Poland says claim president blamed Israel for anti-Semitism ‘plainly not true’

Duda’s office says Jewish Insider website ‘made up’ a report according to which the president accused Jerusalem of responsibility for rising hate

Polish President Andrzej Duda during the 74th session of the United Nations General Assembly on September 24, 2019, at the United Nations in New York City. (Don Emmert/AFP)
Polish President Andrzej Duda during the 74th session of the United Nations General Assembly on September 24, 2019, at the United Nations in New York City. (Don Emmert/AFP)

The office of Polish President Andrzej Duda on Friday denied a report that the president had blamed Israel for recent anti-Semitic incidents in the country in a meeting with American Jewish officials, saying the claim was “plainly not true.”

A report on the Jewish Insider website, citing several sources who attended Wednesday’s New York meeting with top community officials, said Duda claimed offensive comments by Israel’s foreign minister had caused an increase in anti-Semitism in Poland.

Spokesman Blazej Spychalski told The Times of Israel: “The quote is not only inaccurate. It is plainly not true. President Duda never said that ‘Israel is responsible for recent anti-Semitic attacks in Poland.’ All participants of the said meeting can corroborate this. The ‘Jewish Insider’ made this up.”

In February Foreign Minister Israel Katz, then acting foreign minister, inflamed tensions with Warsaw when, quoting late prime minister Yitzhak Shamir, he said “Poles suckle anti-Semitism with their mothers’ milk.”

Duda was said to have told the Jewish representatives in attendance Wednesday that those comments were a “humiliation” to Poland and had encouraged anti-Semitism.

The Jewish Insider report claimed that this viewpoint was adopted by Holocaust survivor Edward Mosberg, also at the meeting, who said Israeli Jews like Katz were to blame for rising anti-Semitism.

In February the 93-year-old Mosberg, who has participated for years in the annual March of the Living through the former Nazi death camp Auschwitz, and who recently received Poland’s highest honor, the ‘Order of Merit,’ called Katz “a stupid idiot” for his comments.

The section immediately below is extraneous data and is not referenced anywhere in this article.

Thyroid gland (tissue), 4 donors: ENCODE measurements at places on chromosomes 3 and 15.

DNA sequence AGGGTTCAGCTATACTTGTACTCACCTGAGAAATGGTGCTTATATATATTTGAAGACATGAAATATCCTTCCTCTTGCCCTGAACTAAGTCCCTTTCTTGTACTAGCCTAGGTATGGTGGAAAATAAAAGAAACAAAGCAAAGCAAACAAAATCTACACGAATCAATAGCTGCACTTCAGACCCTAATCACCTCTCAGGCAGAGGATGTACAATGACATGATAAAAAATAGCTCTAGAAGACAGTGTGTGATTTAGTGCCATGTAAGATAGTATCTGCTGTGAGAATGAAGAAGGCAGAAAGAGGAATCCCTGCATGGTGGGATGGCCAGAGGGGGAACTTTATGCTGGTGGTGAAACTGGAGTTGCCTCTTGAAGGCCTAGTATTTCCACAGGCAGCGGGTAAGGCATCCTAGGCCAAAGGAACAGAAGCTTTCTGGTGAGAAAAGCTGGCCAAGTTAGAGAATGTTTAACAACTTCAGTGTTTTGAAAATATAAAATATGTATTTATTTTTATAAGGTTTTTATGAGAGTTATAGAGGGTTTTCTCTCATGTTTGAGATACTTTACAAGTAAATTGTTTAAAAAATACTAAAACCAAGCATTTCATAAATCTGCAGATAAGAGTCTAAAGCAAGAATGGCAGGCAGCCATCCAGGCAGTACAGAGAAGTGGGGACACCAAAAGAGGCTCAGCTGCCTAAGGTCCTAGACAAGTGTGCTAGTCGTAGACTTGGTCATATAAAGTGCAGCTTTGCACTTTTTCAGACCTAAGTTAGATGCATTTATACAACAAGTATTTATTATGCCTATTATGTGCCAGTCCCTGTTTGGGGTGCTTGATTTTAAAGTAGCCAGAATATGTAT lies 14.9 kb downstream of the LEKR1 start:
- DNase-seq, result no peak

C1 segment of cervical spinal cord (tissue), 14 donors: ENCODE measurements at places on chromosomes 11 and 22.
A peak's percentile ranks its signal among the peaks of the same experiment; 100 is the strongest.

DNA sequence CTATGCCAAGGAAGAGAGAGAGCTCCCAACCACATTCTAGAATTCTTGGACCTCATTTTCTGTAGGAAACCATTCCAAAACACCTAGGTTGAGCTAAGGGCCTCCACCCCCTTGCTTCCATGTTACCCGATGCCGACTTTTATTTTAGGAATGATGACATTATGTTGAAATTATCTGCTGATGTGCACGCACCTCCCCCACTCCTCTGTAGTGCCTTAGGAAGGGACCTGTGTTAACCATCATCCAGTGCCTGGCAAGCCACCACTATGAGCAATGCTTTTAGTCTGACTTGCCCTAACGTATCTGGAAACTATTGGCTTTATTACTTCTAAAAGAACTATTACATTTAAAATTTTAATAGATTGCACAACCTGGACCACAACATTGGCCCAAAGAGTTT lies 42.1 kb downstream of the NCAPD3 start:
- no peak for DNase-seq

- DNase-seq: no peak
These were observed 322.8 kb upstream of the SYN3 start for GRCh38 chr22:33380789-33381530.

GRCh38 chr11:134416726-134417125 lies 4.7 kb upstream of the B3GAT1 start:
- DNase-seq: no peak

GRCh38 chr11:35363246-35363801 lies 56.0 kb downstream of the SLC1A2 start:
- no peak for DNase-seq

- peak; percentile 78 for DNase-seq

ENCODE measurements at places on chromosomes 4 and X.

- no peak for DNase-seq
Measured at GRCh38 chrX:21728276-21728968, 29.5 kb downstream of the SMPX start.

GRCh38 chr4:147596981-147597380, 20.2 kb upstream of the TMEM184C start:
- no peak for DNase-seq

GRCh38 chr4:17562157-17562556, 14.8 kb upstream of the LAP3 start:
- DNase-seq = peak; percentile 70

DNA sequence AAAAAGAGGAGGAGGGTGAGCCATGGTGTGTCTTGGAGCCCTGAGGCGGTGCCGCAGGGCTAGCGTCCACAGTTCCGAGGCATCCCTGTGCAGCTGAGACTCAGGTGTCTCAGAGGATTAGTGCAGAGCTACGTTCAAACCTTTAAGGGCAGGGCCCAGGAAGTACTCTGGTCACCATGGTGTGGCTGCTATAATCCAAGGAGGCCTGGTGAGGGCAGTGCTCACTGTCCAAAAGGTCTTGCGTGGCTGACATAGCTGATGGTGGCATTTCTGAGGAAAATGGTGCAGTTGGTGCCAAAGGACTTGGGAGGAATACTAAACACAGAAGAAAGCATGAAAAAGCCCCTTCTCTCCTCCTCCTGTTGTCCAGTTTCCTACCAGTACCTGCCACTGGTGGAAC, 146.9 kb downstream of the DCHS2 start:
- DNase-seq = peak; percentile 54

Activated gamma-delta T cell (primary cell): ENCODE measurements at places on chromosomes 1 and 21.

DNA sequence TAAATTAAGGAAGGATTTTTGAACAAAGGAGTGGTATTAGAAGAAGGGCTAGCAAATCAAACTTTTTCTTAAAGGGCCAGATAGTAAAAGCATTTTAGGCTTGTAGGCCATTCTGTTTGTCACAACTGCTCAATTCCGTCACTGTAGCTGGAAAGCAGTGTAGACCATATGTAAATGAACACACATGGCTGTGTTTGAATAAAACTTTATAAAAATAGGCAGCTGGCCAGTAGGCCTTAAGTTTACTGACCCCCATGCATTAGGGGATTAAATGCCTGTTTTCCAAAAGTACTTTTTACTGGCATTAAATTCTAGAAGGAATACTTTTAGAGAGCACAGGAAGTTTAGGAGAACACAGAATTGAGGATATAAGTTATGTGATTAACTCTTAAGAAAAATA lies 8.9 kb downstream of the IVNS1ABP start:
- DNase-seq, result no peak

Edward Mosberg, holding a Torah scroll, during March of the Living in 2017 at the former death camp Auschwitz in Poland. (Courtesy of From the Depths via JTA)

The reported comments by the Polish president blaming Israel for anti-Semitic incidents in his own country were said to have provoked a shocked and angry response by several participants at the meeting, with the Jewish Insider mentioning a strong rebuke from prominent American Rabbi Shmuley Boteach.

Boteach, however, said Friday that widespread reporting on Duda’s comments in the dialogue meeting with US Jewish leaders — a meeting which he described as amicable and respectful — was “incomplete,” though he did not directly quote what the Polish president had said.

Rabbi Shmuley Boteach (courtesy)

In an op-ed piece he sent to The Times of Israel, Boteach hailed Duda’s ongoing outreach to Jewish leadership and Warsaw’s commitment to memorializing the Jewish victims of the Holocaust. He then appeared to at least partially corroborate reporting on Duda expressing his frustration with Katz’s comments. “The president told our group the Polish people were incredibly offended by Katz’s remark,” write Boteach. “He said many Poles had told him he should not visit Israel until Katz apologizes. Duda seemed disappointed not only that Katz has not apologized but also that not enough people have spoken out against his remarks.”

Boteach specified that Mosberg had blamed Jews for rising anti-Semitism. (Boteach said he himself retorted “Eddie, you’re a hero of the Jewish people. But you’re wrong.”)

He said the meeting then broke up, making no further mention of Duda’s alleged comments, and leaving it somewhat unclear whether he was denying such statements had been made.

Responding to the report prior to the Polish denial, MK Yair Lapid, no.2 in the Blue and White party, said: “No Mr. Duda, Israel is not responsible for anti-Semitic incidents in Poland. The ones responsible are anti-Semitic Poles — like those who aided in the murder of Jews in the Holocaust.”

Foreign Minister Israel Katz delivers a speech during the 74th session of the United Nations General Assembly on September 26, 2019 at the United Nations Headquarters in New York City. (Johannes EISELE / AFP)

Katz’s February comments infuriated Warsaw, which pulled out of a Jerusalem summit with central European nations. The top diplomat later struck a more conciliatory tone, hailing the two nations’ close cooperation, but did not apologize.

Warsaw has long been at pains to state that Poland did not collaborate as a nation in the Holocaust, although individual Poles committed what the Polish ambassador to Israel described as “abominable crimes.”

Israel and Poland have seen diplomatic tensions over Polish officials’ rejection of any culpability by the nation for anti-Semitic atrocities of the past. Last year the government introduced a controversial law that forbids blaming the Polish nation for Nazi crimes (though the legislation was softened following Israeli pressure to remove punitive measures).

The ruling Law and Justice Party has also campaigned heavily against Jewish Holocaust restitution claims, leading Jewish leaders to warn the debate had turned anti-Semitic. May saw thousands of Polish nationalists march to the US Embassy to protest US pressure on Poland to compensate Jews whose families lost property during the Holocaust. It appeared to be one of the largest anti-Jewish street demonstrations in recent times.

Recent months have seen a dramatic rise in reports of Polish anti-Semitism online, in the media and in local politics.

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